It is wonderful when a student in an introductory philosophy course understands for the first time that you can evaluate what passes for an argument in popular discourse in a principled way by formalizing it and then evaluating its logical form and the plausibility of each of its premises.
However, this process can be potentially misleading. Take, for instance, the ontological argument for the existence of God. This argument says (very roughly) that a perfect being must exist because if it did not then it would not be perfect. That argument is absurd on its face, but there are subtle and sophisticated versions of it that are hard to refute (e.g. Plantinga 1974).
Because the ontological argument is so absurd on its face, sophisticated versions of it make me distrust the fancy philosophical machinery they employ rather than making me more inclined to believe in a perfect deity. They could be worth mining for insights about that fancy machinery, but not for insights about whether or not there is a God.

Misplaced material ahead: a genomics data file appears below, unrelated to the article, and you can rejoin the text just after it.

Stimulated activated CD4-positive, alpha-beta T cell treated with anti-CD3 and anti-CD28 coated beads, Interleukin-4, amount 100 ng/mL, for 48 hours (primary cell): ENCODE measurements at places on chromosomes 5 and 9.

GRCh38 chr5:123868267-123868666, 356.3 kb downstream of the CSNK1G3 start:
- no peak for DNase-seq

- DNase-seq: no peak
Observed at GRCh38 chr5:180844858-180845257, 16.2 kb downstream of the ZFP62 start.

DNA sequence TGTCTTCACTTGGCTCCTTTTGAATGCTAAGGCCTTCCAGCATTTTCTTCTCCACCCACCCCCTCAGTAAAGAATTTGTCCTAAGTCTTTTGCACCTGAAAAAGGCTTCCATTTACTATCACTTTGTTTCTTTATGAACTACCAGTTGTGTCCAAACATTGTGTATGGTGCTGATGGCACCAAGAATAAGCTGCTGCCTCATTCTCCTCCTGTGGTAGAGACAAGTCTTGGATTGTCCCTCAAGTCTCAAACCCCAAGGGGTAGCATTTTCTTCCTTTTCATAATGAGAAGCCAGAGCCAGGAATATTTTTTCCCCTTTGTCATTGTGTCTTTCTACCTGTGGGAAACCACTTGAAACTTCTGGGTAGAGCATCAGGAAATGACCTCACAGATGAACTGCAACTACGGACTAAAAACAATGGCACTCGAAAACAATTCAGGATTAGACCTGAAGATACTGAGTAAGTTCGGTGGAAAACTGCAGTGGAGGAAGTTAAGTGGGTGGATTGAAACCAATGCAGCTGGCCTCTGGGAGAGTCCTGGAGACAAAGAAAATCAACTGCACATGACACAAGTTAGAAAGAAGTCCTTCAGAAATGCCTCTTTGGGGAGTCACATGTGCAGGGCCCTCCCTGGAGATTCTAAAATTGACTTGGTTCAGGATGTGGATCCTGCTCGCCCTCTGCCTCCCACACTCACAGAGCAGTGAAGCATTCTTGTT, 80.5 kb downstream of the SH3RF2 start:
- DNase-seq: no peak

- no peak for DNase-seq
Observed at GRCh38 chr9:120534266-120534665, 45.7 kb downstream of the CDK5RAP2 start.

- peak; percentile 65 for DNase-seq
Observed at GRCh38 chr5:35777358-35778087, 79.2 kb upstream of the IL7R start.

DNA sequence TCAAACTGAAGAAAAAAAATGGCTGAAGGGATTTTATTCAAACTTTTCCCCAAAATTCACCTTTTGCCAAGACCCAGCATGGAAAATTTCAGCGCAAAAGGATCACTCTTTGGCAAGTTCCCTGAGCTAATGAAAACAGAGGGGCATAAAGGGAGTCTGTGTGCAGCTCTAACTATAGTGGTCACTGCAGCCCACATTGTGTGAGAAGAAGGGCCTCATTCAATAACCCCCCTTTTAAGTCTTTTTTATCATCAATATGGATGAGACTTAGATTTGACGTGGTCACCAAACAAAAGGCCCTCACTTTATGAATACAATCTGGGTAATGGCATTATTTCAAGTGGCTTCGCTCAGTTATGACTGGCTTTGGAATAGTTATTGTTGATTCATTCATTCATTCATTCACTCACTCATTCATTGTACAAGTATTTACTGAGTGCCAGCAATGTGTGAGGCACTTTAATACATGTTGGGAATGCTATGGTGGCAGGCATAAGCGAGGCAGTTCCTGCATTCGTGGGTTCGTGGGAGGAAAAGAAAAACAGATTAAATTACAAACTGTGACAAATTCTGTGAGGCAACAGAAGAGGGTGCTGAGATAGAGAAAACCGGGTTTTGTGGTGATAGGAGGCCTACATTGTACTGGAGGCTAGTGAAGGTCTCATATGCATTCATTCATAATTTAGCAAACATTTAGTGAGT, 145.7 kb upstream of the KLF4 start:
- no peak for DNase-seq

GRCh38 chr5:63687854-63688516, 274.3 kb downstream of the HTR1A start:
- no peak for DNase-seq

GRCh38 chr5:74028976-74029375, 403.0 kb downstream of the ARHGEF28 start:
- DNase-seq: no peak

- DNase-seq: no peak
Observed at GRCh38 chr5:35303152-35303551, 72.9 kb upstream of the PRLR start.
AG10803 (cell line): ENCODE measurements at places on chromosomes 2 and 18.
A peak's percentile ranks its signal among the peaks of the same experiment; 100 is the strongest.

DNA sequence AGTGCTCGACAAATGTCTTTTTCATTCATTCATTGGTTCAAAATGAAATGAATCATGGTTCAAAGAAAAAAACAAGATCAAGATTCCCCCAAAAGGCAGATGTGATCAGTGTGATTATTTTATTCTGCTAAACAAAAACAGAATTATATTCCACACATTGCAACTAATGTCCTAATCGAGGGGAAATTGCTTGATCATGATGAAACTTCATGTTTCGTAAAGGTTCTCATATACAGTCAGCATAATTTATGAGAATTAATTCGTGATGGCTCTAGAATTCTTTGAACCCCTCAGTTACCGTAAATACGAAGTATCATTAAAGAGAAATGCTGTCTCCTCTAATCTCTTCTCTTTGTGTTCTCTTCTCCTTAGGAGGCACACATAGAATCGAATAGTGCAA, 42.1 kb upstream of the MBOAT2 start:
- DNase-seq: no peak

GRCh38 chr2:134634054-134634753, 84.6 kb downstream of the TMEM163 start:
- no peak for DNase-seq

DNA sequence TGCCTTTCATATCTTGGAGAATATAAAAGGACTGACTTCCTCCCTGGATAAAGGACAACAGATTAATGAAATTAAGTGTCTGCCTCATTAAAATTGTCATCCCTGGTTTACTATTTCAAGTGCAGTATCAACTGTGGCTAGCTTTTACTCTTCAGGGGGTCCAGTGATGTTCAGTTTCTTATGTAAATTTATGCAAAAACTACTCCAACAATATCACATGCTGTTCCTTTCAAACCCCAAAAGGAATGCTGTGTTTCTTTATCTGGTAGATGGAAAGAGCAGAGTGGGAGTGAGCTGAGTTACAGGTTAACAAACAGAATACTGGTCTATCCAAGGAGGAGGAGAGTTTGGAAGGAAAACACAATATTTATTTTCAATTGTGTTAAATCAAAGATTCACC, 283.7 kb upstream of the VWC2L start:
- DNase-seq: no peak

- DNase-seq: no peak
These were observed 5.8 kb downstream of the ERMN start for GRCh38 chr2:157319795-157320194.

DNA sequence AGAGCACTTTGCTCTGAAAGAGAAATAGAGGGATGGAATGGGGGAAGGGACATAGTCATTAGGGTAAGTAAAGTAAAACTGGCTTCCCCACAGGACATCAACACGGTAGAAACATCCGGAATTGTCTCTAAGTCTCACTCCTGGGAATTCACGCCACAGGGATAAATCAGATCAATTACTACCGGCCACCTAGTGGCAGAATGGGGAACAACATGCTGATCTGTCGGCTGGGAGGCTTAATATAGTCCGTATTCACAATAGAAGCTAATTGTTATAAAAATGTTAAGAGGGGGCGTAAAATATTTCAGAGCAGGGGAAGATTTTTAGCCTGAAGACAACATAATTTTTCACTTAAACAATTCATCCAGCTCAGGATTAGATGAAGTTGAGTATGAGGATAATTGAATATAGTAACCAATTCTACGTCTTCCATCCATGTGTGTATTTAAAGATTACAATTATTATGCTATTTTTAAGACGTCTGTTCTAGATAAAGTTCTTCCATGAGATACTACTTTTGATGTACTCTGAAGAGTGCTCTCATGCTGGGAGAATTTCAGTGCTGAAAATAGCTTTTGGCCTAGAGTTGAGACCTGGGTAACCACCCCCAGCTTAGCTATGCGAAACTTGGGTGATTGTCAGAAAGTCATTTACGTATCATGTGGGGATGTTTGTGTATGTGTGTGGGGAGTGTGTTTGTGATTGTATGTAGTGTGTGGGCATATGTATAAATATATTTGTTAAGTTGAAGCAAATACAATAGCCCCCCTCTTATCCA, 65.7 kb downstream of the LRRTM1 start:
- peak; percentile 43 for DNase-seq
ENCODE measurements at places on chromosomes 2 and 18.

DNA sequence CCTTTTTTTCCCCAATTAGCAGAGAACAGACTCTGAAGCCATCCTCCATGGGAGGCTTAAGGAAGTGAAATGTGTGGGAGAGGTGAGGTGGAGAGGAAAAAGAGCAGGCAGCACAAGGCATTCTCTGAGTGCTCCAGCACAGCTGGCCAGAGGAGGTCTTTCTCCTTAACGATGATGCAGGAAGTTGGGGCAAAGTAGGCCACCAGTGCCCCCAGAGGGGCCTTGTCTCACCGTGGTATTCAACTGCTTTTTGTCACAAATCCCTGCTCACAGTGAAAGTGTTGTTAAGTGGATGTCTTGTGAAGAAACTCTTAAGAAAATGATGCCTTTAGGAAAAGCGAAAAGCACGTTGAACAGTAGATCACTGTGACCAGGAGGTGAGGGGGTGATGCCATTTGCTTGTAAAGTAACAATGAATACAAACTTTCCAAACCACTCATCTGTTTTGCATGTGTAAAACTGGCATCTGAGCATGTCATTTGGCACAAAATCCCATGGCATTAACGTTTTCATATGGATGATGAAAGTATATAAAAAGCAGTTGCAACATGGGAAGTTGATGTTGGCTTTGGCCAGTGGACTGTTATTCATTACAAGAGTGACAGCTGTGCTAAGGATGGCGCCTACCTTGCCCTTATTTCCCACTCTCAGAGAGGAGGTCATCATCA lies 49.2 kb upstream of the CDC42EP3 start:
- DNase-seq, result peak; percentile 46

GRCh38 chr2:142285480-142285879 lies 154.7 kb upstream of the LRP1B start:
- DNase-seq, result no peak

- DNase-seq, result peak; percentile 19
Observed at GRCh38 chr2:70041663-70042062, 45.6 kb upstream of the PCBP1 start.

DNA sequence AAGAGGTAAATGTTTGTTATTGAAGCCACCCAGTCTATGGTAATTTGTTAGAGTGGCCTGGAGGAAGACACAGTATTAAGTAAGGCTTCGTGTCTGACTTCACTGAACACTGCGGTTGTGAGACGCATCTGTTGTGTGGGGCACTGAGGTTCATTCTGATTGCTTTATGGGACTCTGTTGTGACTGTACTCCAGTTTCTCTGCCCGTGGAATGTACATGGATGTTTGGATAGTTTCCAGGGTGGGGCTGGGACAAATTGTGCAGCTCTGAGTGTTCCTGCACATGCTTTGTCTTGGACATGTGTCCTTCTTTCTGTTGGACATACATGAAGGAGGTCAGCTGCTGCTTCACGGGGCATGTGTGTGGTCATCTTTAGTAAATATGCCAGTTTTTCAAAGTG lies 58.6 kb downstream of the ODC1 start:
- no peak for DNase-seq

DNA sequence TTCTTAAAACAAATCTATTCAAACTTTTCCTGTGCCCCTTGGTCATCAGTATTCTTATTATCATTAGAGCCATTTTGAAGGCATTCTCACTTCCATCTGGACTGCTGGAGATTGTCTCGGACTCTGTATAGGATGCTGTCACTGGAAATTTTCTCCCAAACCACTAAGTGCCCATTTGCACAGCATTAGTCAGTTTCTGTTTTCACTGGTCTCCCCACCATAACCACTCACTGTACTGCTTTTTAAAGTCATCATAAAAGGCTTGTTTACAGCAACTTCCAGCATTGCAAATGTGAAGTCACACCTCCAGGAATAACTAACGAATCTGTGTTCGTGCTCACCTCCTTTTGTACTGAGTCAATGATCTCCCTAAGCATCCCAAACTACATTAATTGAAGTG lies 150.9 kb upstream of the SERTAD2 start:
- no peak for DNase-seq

Sophisticated versions of seemingly absurd arguments are fairly common in philosophy. In general, they are potentially useful as test cases for the kind of reasoning they employ, but they are unlikely to be useful for evaluating their conclusions.
Question: There are of course cases in which formal reasoning corrects mistaken intuitions (e.g. the Monty Hall problem). But are there examples of intuitively absurd arguments (as opposed to surprising conclusions) that have been widely accepted upon careful consideration?
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